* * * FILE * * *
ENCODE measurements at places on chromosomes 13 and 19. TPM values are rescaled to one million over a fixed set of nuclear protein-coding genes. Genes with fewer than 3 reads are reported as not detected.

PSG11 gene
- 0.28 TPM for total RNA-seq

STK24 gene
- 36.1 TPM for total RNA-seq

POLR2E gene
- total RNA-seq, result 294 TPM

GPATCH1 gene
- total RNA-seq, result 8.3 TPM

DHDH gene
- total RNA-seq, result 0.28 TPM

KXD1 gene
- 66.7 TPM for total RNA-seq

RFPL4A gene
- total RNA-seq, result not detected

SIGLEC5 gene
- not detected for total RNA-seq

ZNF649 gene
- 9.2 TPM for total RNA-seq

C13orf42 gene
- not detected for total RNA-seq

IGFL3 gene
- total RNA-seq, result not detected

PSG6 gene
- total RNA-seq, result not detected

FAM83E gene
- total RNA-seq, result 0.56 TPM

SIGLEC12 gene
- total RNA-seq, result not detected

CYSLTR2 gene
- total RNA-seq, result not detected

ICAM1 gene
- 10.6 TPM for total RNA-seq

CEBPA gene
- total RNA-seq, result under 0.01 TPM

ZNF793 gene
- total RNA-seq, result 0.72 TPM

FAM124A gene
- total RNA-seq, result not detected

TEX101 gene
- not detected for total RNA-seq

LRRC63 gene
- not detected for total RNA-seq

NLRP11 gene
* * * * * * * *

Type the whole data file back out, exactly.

ENCODE measurements at places on chromosomes 13 and 19. TPM values are rescaled to one million over a fixed set of nuclear protein-coding genes. Genes with fewer than 3 reads are reported as not detected.

PSG11 gene
- 0.28 TPM for total RNA-seq

STK24 gene
- 36.1 TPM for total RNA-seq

POLR2E gene
- total RNA-seq, result 294 TPM

GPATCH1 gene
- total RNA-seq, result 8.3 TPM

DHDH gene
- total RNA-seq, result 0.28 TPM

KXD1 gene
- 66.7 TPM for total RNA-seq

RFPL4A gene
- total RNA-seq, result not detected

SIGLEC5 gene
- not detected for total RNA-seq

ZNF649 gene
- 9.2 TPM for total RNA-seq

C13orf42 gene
- not detected for total RNA-seq

IGFL3 gene
- total RNA-seq, result not detected

PSG6 gene
- total RNA-seq, result not detected

FAM83E gene
- total RNA-seq, result 0.56 TPM

SIGLEC12 gene
- total RNA-seq, result not detected

CYSLTR2 gene
- total RNA-seq, result not detected

ICAM1 gene
- 10.6 TPM for total RNA-seq

CEBPA gene
- total RNA-seq, result under 0.01 TPM

ZNF793 gene
- total RNA-seq, result 0.72 TPM

FAM124A gene
- total RNA-seq, result not detected

TEX101 gene
- not detected for total RNA-seq

LRRC63 gene
- not detected for total RNA-seq

NLRP11 gene